Don:  I have read quite a few books on it. I have only seen part of one movie about it because I still can’t handle the sounds. I went to “Born on the Fourth of July” because I know Ron Kovic, the author of the novel. But, when the shit hits in the movie, its sound comes from in front of, and behind, and everywhere in between. I “hit the dirt” in the movie theater and left the movie. I once did the same thing at Wrigley Field when someone popped a drinking cup right behind me. As for the realism, I have seen some scenes from the popular movies, on TV, and they are real enough—“Apocalypse Now” comes to mind—to foster a kind of recall, and it makes me uncomfortable. Just as a novel depends on “sensationalism” to reign in a reader, the movies need it to ratchet up the sense of it happening at this time, so I feel it is a legitimate use of the art of movie-making. I’ve read some books that go over the line, but that’s poor writing, pulpish, and it will always be a part of literature on the subject. Someone once compared “F.N.G.” to “Red Badge of Courage,” and I consider that a super compliment. There is no sensationalism or glamorousness in that book.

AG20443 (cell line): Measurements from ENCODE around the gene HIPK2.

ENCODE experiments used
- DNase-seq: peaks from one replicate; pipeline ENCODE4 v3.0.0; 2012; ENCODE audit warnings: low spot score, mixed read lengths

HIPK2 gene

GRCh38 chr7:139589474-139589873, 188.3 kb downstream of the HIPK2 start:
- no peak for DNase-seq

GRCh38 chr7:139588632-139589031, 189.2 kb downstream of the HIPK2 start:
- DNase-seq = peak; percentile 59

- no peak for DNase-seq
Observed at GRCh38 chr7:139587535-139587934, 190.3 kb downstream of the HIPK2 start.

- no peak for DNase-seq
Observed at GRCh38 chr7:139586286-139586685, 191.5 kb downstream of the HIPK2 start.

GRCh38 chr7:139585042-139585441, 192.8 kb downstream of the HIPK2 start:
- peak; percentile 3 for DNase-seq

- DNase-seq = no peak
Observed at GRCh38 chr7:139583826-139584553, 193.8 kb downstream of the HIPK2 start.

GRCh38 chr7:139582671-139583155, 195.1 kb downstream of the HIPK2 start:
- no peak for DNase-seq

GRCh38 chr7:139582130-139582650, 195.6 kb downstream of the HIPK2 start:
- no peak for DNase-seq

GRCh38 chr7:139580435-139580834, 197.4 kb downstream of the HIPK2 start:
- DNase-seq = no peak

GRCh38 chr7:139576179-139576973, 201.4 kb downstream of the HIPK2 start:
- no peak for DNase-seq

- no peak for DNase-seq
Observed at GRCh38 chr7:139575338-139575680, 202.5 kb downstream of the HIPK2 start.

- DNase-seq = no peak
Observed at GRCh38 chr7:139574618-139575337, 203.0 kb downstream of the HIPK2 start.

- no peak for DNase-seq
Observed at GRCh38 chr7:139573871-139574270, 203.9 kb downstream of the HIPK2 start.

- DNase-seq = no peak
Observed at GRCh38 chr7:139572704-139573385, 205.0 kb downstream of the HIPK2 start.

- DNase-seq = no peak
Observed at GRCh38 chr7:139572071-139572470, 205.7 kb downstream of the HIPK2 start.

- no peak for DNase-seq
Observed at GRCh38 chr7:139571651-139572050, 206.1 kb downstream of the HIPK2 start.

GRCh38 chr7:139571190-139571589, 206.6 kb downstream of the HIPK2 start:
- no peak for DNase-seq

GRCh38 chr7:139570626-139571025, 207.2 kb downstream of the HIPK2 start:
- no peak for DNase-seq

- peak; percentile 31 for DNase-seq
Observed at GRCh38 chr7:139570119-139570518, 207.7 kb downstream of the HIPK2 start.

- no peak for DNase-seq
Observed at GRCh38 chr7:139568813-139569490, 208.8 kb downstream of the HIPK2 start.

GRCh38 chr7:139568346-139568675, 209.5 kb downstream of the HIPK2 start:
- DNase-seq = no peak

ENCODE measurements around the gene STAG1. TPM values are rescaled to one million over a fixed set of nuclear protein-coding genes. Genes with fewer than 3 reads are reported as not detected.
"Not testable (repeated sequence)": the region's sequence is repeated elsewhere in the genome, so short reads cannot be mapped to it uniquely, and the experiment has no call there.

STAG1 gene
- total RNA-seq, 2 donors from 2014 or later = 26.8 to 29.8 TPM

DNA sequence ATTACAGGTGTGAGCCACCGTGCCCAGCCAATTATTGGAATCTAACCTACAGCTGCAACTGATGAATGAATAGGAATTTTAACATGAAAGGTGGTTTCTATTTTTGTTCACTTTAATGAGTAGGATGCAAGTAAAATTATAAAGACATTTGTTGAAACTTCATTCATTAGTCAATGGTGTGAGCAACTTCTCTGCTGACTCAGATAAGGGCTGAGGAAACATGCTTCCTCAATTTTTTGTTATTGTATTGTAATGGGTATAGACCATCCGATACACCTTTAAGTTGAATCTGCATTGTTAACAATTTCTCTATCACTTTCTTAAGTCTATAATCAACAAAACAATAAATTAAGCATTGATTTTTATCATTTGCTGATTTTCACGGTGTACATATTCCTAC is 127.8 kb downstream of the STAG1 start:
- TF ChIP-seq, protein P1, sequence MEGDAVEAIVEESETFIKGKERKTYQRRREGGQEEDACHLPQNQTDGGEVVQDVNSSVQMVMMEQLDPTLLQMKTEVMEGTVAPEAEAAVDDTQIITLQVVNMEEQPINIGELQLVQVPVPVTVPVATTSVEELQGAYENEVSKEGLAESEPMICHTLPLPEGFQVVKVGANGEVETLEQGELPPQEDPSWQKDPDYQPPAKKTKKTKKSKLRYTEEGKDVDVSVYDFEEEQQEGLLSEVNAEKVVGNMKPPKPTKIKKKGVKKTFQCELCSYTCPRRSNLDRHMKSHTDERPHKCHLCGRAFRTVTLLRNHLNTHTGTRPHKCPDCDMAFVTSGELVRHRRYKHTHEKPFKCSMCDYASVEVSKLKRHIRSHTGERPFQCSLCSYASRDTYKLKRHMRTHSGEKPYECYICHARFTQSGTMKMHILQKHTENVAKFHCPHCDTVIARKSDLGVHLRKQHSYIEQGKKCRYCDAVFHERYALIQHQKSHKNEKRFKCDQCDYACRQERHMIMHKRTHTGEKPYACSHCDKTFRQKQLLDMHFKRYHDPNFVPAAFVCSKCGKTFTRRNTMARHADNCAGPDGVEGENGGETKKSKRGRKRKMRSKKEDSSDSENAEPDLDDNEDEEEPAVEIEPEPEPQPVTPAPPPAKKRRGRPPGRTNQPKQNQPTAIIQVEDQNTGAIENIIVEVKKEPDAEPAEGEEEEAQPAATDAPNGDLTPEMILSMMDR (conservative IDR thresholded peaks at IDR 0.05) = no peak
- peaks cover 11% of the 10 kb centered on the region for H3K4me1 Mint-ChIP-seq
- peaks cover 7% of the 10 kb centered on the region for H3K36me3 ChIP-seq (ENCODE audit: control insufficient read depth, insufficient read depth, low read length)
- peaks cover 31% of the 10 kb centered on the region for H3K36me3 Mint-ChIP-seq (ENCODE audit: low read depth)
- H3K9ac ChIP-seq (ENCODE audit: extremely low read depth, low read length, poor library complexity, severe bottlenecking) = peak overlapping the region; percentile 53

Tyler:  Don, what was your reason for having the novel include, not just Gabriel’s time in Vietnam, but his grandson, Seth, having to go off to fight in Iraq?

Don:  Understand, Seth never GOES “off to fight in Iraq.” But, I think I know what you mean.

When they announced the imminent deployment to Iraq, I hung a sheet/curtain on the outside of my house that said “WAR SUCKS” because I know. I don’t want to see my community sucked dry of the kids. I don’t want my son to go to war for any reason. War is a crime. I have had to worry about what my father had to worry about. He had to worry that his child would die in “a pattern called war.” [Amy Lowell]

Tyler: The recently published version of “F.N.G.” is the revised edition. The original version was published in the 1980s. Why did you revise the novel, and what is different about this version?